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Thursday 18 September 2014

Calculator to show how long you'll live

Laura Donnelly

Published 09/07/2014 | 02:30

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A new 'calculator' can predict how long you will live based on your lifestyle
A new 'calculator' can predict how long you will live based on your lifestyle

A healthy lifestyle at 75 gives a person the same chance of living for a further 10 years as someone a decade younger who smokes and drinks, a Swiss study has found.

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For the first time, researchers have calculated a pensioner's chances of surviving for another decade, based on habits such as smoking, drinking, exercise and fruit consumption.

The study of more than 16,000 people found that men aged 75 who smoked, regularly drank alcohol, led inactive lifestyles and ate little fruit had just a 35pc chance of being alive a decade later.

Others of the same age who did not smoke, took exercise, ate fruit and had moderate or no alcohol consumption had a 67pc chance of living a decade – the same figure for men 10 years younger with unhealthy lifestyles.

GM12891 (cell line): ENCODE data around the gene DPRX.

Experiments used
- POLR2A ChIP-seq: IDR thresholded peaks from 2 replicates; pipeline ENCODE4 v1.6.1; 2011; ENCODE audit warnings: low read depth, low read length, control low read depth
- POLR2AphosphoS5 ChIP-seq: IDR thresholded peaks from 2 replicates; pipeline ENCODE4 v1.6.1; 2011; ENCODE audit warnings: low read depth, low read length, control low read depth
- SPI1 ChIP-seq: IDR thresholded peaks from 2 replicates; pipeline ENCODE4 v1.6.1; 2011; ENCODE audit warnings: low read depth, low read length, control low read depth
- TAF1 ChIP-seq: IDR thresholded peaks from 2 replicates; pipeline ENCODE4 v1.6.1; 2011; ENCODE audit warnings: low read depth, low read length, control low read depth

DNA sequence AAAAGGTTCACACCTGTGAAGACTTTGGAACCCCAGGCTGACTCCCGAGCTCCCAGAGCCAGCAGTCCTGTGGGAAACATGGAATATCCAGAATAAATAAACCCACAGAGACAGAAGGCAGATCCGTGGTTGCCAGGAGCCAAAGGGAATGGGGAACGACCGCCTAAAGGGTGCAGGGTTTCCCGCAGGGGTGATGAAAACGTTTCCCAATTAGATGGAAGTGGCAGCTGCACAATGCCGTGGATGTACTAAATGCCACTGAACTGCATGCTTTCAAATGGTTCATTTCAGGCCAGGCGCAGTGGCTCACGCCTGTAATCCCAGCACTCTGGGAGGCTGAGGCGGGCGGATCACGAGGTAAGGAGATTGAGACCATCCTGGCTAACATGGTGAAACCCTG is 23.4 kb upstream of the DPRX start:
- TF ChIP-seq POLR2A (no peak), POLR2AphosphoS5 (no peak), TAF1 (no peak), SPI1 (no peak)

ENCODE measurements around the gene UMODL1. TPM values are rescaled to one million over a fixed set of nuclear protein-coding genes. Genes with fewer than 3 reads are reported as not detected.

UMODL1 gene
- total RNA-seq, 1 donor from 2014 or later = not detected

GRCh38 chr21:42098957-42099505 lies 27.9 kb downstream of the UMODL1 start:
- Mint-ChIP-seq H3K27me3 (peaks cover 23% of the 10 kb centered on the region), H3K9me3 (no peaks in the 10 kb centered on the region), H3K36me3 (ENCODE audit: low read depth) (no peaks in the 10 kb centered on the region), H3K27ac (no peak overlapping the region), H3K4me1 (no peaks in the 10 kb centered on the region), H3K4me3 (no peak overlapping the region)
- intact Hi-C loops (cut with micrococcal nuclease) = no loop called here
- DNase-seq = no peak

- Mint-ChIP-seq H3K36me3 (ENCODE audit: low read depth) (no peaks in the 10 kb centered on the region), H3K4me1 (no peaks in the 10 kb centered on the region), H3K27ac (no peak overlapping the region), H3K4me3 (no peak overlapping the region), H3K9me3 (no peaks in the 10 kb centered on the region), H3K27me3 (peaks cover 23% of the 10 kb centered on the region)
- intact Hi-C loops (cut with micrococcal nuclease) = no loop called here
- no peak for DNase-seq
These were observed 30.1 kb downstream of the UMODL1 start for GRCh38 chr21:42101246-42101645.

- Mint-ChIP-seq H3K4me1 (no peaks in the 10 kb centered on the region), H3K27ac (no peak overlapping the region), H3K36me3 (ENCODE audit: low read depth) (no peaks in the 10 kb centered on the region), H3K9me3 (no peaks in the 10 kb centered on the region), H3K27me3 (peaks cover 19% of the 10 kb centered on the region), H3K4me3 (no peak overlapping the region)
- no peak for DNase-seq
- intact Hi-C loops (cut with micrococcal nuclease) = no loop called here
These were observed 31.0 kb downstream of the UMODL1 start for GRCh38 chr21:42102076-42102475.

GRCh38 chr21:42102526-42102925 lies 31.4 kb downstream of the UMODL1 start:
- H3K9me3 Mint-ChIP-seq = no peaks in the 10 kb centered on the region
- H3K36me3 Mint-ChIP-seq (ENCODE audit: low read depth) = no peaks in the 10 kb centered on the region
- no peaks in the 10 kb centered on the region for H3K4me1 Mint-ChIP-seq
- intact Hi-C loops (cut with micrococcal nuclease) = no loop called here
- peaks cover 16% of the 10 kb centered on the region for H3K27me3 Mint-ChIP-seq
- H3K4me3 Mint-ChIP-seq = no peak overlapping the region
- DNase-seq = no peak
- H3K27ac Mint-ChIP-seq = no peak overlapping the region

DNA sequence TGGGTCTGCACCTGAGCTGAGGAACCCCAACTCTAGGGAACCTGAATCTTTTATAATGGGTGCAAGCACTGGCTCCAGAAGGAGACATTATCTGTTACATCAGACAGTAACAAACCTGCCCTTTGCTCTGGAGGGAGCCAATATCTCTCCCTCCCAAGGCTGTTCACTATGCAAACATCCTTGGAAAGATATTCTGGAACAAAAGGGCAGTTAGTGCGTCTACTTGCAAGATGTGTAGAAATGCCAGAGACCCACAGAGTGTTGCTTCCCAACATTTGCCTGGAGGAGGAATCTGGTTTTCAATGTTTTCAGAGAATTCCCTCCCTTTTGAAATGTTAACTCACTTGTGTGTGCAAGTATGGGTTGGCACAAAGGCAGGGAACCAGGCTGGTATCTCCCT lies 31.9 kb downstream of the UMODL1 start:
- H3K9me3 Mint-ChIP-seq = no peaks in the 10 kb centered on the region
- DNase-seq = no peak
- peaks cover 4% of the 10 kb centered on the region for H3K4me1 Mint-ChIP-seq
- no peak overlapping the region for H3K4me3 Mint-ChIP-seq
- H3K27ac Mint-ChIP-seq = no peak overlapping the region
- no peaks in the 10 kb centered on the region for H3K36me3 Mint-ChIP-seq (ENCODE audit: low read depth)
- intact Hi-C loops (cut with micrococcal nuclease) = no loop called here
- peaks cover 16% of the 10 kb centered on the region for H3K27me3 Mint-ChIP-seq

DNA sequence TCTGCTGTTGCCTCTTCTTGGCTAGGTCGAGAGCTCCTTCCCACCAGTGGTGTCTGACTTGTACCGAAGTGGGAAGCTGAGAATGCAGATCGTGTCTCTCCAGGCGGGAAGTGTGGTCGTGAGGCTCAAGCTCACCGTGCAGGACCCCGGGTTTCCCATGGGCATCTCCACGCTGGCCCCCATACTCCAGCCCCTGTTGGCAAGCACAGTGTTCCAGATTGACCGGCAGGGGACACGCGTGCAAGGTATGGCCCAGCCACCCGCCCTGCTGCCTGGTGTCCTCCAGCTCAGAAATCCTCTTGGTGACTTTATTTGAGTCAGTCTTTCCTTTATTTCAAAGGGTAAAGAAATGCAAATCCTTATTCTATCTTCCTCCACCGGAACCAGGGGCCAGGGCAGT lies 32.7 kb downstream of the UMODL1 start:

Among women, 75-year-olds with healthy lifestyles had a 74pc chance of being alive a decade later. The projection was only slightly lower for women 10 years younger who smoked, drank a lot, rarely ate fruit and took little exercise.

Lifestyles

The calculator, from a team at the University of Zurich, allows men and women aged 65 and 75 to estimate their chances of living for a decade.

Alcohol intake was classed as high if women reported drinking at least two units of alcohol a day (175ml wine) and if men drank at least four units (less than two pints of lager) a day. The study found that lifestyles had little impact on death rates among those aged between 45 and 55.

Smoking had the greatest impact on life expectancy, increasing the risk of premature death by 57pc.

Each of the other three factors – alcohol, diet and exercise – increased risk by around 15pc each.

Eva Martin-Diener, the study's lead author at Zurich's Institute of Social and Preventive Medicine, said: "A healthy lifestyle can help you stay 10 years younger." (© Daily Telegraph, London)

Irish Independent

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